It is one of the glories of the U.S. Constitution that although presidential administrations must abide by the laws made by previous ones until they are repealed, foreign policy initiatives that are unworthy of a great nation can be discarded almost immediately. This is what will happen in November next year; indeed, the Obama administration’s keenness to argue that the Iranian nuclear deal did not constitute a formal treaty—in order to prevent the Senate from debating and perhaps refusing to ratify it—will make it all the easier for an incoming administration to denounce it. The closest historical equivalents are to the Reagan administration’s ditching of several previous administrations’ policy of détente towards the Soviet Union once it came to power in January 1981, and the Thatcher Ministry’s equally swift and almost contemporaneous dumping of the Foreign Office’s appeasement policy towards the same great power.
The great British prime minister, Lord Palmerston, once said that Britain had no permanent allies or enemies, only permanent interests. Any incoming administration will recognize that President Obama’s foreign policy initiatives towards Iran, Cuba, Russia, Egypt, China, and Israel have been uniformly disastrous for the United States’ interests and standing in the world, and it will reverse some and modify others. Iran can be told pretty much immediately that the nuclear deal is dead, though of course it will be a great test of any incoming president’s diplomatic skills to persuade America’s friends, allies, and “frenemies” to re-impose sanctions on Iran once they have been lifted and trade deals negotiated.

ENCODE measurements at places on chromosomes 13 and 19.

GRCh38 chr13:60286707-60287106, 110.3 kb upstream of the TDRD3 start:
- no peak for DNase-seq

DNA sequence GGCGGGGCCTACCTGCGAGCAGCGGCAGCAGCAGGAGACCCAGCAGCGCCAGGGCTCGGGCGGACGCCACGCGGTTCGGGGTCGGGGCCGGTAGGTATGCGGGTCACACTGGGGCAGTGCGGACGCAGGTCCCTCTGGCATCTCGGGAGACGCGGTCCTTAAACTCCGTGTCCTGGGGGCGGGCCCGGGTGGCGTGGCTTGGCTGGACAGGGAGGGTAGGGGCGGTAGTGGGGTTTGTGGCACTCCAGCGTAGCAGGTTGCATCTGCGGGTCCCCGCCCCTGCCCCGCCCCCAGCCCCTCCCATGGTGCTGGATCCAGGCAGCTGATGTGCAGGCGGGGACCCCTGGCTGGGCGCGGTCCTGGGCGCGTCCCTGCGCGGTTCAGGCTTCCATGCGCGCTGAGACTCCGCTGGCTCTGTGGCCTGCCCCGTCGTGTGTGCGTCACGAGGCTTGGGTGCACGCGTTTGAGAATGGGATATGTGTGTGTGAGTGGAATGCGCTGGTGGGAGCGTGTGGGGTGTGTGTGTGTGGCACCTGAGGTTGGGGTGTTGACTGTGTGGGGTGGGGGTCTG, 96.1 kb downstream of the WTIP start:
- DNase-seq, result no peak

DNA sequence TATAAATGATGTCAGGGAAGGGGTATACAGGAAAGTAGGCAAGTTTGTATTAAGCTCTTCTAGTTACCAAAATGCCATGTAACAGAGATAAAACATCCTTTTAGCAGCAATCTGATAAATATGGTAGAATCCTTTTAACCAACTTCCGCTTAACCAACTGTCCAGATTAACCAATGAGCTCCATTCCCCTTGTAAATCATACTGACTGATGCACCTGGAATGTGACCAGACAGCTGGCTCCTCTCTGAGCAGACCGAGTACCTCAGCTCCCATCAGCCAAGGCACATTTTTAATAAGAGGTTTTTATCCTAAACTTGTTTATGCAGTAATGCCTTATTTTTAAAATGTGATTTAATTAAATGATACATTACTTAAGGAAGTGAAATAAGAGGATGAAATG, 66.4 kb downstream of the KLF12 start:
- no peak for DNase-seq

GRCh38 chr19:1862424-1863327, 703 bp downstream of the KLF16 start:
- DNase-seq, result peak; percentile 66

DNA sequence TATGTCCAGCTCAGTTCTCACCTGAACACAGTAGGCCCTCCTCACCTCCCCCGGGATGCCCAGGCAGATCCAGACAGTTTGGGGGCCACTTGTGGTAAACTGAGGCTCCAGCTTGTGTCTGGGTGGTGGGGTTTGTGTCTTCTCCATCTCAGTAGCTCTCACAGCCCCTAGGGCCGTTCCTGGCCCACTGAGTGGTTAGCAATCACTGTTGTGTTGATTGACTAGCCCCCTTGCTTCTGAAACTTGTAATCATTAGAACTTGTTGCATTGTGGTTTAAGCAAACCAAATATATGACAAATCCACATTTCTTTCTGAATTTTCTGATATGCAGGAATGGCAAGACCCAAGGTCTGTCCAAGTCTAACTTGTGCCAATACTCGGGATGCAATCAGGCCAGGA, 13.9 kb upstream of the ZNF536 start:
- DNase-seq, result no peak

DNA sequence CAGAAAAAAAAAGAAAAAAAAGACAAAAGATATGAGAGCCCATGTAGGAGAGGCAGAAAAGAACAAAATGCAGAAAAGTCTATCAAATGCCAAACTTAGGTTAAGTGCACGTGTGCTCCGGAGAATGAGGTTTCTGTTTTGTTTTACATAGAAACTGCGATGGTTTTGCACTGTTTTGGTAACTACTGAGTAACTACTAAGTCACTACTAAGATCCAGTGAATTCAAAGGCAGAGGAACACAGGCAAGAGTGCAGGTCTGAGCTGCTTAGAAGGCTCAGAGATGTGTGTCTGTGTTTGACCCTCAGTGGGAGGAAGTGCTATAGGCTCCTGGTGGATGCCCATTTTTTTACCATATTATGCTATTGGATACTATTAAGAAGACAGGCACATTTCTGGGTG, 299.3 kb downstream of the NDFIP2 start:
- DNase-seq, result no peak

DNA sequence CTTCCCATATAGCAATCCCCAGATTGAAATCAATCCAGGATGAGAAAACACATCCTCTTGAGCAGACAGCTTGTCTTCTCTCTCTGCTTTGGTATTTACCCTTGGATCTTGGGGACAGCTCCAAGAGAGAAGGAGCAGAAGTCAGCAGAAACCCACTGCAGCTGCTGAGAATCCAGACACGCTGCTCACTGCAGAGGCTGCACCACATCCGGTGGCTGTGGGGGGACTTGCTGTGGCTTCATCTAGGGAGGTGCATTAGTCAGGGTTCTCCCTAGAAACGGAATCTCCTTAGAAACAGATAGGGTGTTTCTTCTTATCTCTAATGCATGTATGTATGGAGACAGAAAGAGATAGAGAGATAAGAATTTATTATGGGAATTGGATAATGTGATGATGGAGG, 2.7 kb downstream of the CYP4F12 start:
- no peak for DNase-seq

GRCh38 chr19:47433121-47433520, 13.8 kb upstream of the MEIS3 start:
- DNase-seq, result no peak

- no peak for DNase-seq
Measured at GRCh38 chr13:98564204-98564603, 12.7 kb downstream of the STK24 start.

Of the other Obama foreign policy initiatives, some are already moribund—such as Mrs. Clinton’s notorious “reset” towards Russia—but others, including the rapprochement with the Castro regime in Cuba, will be more complicated to restore to the status quo ante. Nonetheless, initiatives such as the so-called “pivot to Asia” and the self-laceration of America inherent in Obama’s Cairo Speech will find few echoes in future foreign policy making. The humiliations over Syrian “red lines” and the Benghazi murders, which will long stain the Obama presidency before the bar of history, will need to be avenged. Within a year or so of his leaving office, President Obama’s initiatives—such as the refusal to help the Iranian liberals and democrats during the Arab Spring—will simply be seen as a particularly cringe-making period in modern American history, not as immutable demarches that can bind future governments.